39. 39. Illinois has the 27th highest rate of adult obesity in thenation, at 25.9 percent and the 10th highest ofoverweight youths (ages 10-17) at 34.9 percent, …Source: Trust for Americas Health’s ‘F as in Fat 2009’ – July 2009 …and Chicago kindergarten-aged children are over weight at more than twice the national rate Source: 2003 CLOCC Annual Report Child Overweight, 2003-2004 30% 25% 20% 15 % 10 % 5% 0% National Chicago National Illinois Chicago
  40. 40. Three KeyFood DesertsIn Chicago Copyright and authorship: Sponsored by LaSalle Bank
  41. 41. Commute to Grocery
  42. 42. Fast/Fried Food > 4 Times a Week and Obese
  43. 43. Percent of Adults Who Are Obese
  44. 44. Percent of Children (2-12 yrs) Who Are Overweight and Obese
  45. 45. What we are doing
  46. 46. Local Government Actions to Prevent Childhood ObesityGoal 1: Improve access to and consumption ofhealthy, safe, and affordable foods. •Increase community access to healthy •Promote efforts to provide fruits and vegetables •Ensure that publicly-run entities implement policies and practices to promote healthy foods and beverages •Encourage breastfeeding
  47. 47. Communities Putting Prevention to WorkImprove access to healthy food and safeopportunities for physical activityImplement policy and environmental changestrategiesConduct a public media campaignImplement point-of-purchase strategiesPromote breast-feedingPromote the use of public transportation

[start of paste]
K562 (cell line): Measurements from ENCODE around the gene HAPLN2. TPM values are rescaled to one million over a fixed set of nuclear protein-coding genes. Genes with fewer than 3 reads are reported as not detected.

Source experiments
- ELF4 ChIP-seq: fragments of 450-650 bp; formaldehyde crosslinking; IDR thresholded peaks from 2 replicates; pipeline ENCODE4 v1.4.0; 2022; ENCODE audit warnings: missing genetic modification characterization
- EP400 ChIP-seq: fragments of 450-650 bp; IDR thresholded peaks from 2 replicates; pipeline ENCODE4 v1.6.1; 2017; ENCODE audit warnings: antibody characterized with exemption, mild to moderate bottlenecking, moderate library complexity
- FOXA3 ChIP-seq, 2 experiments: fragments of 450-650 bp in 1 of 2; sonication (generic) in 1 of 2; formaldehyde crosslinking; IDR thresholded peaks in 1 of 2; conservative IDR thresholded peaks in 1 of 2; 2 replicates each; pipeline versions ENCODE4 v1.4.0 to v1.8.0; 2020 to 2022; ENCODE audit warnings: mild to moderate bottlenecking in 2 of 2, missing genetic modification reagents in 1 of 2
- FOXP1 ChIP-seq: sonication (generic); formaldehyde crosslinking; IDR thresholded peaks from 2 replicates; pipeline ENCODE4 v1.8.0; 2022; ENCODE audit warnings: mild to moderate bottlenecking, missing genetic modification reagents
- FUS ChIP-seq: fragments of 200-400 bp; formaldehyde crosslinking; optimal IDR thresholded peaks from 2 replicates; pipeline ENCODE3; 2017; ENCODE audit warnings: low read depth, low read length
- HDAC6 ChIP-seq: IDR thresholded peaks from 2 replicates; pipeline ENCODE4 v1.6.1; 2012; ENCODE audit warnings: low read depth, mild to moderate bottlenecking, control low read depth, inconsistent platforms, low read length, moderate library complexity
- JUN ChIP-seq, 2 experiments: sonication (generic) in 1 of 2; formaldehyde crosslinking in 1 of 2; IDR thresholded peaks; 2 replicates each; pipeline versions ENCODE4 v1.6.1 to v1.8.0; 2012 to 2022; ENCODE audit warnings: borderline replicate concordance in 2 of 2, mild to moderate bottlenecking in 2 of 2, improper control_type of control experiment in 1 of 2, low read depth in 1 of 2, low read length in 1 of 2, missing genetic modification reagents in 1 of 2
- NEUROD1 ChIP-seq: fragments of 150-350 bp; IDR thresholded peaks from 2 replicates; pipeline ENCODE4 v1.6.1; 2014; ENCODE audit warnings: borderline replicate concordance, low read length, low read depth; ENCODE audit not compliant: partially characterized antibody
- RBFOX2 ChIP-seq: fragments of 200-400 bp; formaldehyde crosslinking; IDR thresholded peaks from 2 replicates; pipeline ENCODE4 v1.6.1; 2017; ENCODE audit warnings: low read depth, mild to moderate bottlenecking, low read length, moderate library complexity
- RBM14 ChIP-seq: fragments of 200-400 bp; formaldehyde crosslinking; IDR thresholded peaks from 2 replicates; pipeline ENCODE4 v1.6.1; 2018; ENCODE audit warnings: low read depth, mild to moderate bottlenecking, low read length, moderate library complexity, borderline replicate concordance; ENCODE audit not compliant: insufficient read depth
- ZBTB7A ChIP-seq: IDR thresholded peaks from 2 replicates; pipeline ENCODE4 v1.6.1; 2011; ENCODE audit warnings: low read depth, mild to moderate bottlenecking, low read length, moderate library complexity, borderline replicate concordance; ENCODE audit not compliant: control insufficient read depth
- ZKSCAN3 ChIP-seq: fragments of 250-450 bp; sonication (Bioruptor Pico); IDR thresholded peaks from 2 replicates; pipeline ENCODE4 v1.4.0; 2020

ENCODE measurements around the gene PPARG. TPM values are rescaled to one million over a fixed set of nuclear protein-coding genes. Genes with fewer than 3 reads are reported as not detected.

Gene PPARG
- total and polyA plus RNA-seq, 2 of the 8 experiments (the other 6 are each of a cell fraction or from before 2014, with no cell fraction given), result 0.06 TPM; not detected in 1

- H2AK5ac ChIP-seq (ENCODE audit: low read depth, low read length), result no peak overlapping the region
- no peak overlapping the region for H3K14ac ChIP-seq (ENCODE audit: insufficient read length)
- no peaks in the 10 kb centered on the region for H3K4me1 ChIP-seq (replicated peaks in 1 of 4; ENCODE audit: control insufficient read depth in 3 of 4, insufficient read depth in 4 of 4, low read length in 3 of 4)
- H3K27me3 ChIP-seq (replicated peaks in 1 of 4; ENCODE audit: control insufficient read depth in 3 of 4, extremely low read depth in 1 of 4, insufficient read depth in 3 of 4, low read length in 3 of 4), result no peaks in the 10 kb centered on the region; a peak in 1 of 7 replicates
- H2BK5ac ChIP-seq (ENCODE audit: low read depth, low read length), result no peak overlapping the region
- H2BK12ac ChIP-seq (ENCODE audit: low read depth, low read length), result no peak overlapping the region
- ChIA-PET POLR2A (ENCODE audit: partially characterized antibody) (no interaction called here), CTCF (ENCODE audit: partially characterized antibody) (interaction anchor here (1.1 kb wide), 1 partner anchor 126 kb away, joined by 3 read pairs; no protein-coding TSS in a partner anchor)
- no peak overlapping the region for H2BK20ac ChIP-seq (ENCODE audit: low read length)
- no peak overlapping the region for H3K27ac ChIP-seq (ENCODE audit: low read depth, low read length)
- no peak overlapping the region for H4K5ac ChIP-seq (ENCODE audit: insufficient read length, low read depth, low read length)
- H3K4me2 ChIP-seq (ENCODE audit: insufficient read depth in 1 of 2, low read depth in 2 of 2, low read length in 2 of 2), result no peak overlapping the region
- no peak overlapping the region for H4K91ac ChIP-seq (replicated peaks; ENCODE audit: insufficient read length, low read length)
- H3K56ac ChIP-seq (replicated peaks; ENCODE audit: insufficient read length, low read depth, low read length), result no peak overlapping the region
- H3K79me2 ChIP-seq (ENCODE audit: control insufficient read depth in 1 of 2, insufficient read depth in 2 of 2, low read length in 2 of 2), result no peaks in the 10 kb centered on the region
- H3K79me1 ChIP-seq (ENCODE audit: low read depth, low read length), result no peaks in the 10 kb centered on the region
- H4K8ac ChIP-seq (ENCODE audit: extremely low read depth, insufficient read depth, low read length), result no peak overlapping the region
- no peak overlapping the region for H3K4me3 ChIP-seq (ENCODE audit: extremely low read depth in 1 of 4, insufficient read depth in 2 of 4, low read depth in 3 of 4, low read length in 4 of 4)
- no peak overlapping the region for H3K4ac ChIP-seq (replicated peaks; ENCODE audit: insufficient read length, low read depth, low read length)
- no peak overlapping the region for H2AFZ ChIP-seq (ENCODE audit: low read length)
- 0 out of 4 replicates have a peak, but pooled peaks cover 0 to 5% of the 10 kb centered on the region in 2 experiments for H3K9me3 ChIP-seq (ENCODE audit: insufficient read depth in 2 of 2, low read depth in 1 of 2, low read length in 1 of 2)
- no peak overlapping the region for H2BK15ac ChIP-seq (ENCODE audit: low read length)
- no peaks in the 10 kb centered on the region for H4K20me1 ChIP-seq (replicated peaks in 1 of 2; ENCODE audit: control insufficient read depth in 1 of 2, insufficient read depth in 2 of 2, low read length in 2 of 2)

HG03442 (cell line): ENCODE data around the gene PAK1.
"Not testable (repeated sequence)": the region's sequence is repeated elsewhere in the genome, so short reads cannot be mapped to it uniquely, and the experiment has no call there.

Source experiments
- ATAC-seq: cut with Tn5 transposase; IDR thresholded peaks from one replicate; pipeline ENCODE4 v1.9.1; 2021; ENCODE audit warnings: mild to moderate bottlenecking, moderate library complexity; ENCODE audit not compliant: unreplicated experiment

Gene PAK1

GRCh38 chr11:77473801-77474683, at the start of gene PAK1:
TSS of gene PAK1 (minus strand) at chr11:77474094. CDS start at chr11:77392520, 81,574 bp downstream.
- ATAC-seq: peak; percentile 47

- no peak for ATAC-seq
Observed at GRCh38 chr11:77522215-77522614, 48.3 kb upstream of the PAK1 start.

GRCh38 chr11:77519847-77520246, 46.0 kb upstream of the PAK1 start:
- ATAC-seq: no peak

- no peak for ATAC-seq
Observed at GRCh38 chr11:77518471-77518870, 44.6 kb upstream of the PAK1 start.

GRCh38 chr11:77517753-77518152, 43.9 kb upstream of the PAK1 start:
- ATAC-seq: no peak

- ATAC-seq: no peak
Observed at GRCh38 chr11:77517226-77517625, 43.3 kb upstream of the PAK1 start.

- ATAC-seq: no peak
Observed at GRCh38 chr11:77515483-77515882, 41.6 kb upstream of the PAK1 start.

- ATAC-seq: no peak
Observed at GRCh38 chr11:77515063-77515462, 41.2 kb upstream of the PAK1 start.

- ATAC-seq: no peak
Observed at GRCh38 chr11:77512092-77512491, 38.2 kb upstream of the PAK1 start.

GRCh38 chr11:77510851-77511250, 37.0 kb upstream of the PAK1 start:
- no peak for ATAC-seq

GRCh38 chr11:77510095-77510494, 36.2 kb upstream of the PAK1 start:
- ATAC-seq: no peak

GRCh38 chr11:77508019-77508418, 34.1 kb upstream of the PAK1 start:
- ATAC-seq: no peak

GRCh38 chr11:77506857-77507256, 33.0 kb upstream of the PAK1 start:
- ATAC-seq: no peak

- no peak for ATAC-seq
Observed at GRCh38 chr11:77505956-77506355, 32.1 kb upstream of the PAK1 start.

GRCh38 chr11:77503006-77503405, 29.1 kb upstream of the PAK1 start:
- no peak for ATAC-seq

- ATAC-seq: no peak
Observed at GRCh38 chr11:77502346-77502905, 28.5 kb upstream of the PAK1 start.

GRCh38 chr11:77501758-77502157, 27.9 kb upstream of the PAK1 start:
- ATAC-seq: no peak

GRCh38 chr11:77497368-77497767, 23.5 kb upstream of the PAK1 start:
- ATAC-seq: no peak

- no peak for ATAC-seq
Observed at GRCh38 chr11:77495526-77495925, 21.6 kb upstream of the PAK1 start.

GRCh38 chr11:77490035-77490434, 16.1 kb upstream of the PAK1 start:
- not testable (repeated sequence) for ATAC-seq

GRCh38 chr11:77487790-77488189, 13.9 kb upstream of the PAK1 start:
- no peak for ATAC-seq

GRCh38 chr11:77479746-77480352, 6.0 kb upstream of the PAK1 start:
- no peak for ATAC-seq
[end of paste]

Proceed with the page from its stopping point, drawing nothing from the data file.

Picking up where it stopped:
48. 48. Inter-Departmental Task Force on Childhood Obesity1. Chicago Department of Public Health (lead agency)2. Chicago Department of Environment3. Chicago Department of Family and Support Services – Children Services Division, – Youth Services Division, and – Senior Services Area Agency on Aging4. Chicago Department of Transportation5. Chicago Department of Zoning and Land Use Planning6. Chicago Housing Authority7. Chicago Park District8. Chicago Police Department9. Chicago Public Schools10. Chicago Transit Authority11. Mayor’s Office for People with Disabilities
  49. 49. IDTF Plan At A Glance: A Phased and Tiered Approach Tier 1: Primary Prevention Activities Tier 1: Primary Prevention Activities Tier 2: Early Childhood Focused Activities Tier 3: Wellness Campus Tier 2: Early Childhood Activities for 10,000 Focused Activities At-Risk Preschoolers 130,000 Children Age 3-5 Tier 3: Wellness Campus Activities 750,000 Chicago Children
  50. 50. IDTF Accomplishments Tier 1: Primary Prevention Activities October 2009 IDTF participates in citywide healthy lifestyle campaign oCTA – All buses and trains oCDPH – 30 JCDecaux bus shelters oCPS – Message mailed to 453,000 students oCLOCC – 33 billboards Tier 2: Early Childhood Focused ActivitiesPassage of resolution to change child care standardsCLOCC received $150,000 evaluation grant from RWJF to evaluatechanges Tier 3: Wellness Campus ActivitiesAbbott funding of 2 Park District Wellness CentersCLOCC evaluation found increased physical activity levels amongchildren in Wellness Center programBlue Cross/Blue Shield will fund 4 more